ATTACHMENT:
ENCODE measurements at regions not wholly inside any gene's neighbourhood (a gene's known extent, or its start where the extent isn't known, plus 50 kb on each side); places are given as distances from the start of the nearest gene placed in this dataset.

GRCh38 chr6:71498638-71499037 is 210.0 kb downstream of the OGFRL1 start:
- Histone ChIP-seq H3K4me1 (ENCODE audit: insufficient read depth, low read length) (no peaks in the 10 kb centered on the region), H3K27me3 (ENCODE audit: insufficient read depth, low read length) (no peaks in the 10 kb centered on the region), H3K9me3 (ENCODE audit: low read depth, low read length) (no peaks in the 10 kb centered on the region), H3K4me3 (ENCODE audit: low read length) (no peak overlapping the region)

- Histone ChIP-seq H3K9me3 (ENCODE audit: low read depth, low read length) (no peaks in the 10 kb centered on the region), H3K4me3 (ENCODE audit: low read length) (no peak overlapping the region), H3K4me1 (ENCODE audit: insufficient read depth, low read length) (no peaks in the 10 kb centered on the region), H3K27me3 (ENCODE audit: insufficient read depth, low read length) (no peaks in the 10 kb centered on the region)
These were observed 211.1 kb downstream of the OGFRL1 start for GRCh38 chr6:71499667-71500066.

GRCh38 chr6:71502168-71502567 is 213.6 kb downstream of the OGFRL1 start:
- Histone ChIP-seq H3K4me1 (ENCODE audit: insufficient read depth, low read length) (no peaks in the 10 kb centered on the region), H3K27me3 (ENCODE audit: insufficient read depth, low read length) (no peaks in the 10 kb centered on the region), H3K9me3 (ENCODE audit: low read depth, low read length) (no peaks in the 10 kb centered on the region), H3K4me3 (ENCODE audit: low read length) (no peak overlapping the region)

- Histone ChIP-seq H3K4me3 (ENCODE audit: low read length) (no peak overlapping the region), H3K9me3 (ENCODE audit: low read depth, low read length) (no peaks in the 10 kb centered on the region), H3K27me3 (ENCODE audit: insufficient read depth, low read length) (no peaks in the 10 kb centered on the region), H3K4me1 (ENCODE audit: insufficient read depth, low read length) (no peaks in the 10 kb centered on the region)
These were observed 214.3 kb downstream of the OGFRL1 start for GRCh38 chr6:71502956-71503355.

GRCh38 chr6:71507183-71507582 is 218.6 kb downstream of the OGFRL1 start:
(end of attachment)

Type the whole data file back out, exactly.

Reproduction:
ENCODE measurements at regions not wholly inside any gene's neighbourhood (a gene's known extent, or its start where the extent isn't known, plus 50 kb on each side); places are given as distances from the start of the nearest gene placed in this dataset.

GRCh38 chr6:71498638-71499037 is 210.0 kb downstream of the OGFRL1 start:
- Histone ChIP-seq H3K4me1 (ENCODE audit: insufficient read depth, low read length) (no peaks in the 10 kb centered on the region), H3K27me3 (ENCODE audit: insufficient read depth, low read length) (no peaks in the 10 kb centered on the region), H3K9me3 (ENCODE audit: low read depth, low read length) (no peaks in the 10 kb centered on the region), H3K4me3 (ENCODE audit: low read length) (no peak overlapping the region)

- Histone ChIP-seq H3K9me3 (ENCODE audit: low read depth, low read length) (no peaks in the 10 kb centered on the region), H3K4me3 (ENCODE audit: low read length) (no peak overlapping the region), H3K4me1 (ENCODE audit: insufficient read depth, low read length) (no peaks in the 10 kb centered on the region), H3K27me3 (ENCODE audit: insufficient read depth, low read length) (no peaks in the 10 kb centered on the region)
These were observed 211.1 kb downstream of the OGFRL1 start for GRCh38 chr6:71499667-71500066.

GRCh38 chr6:71502168-71502567 is 213.6 kb downstream of the OGFRL1 start:
- Histone ChIP-seq H3K4me1 (ENCODE audit: insufficient read depth, low read length) (no peaks in the 10 kb centered on the region), H3K27me3 (ENCODE audit: insufficient read depth, low read length) (no peaks in the 10 kb centered on the region), H3K9me3 (ENCODE audit: low read depth, low read length) (no peaks in the 10 kb centered on the region), H3K4me3 (ENCODE audit: low read length) (no peak overlapping the region)

- Histone ChIP-seq H3K4me3 (ENCODE audit: low read length) (no peak overlapping the region), H3K9me3 (ENCODE audit: low read depth, low read length) (no peaks in the 10 kb centered on the region), H3K27me3 (ENCODE audit: insufficient read depth, low read length) (no peaks in the 10 kb centered on the region), H3K4me1 (ENCODE audit: insufficient read depth, low read length) (no peaks in the 10 kb centered on the region)
These were observed 214.3 kb downstream of the OGFRL1 start for GRCh38 chr6:71502956-71503355.

GRCh38 chr6:71507183-71507582 is 218.6 kb downstream of the OGFRL1 start: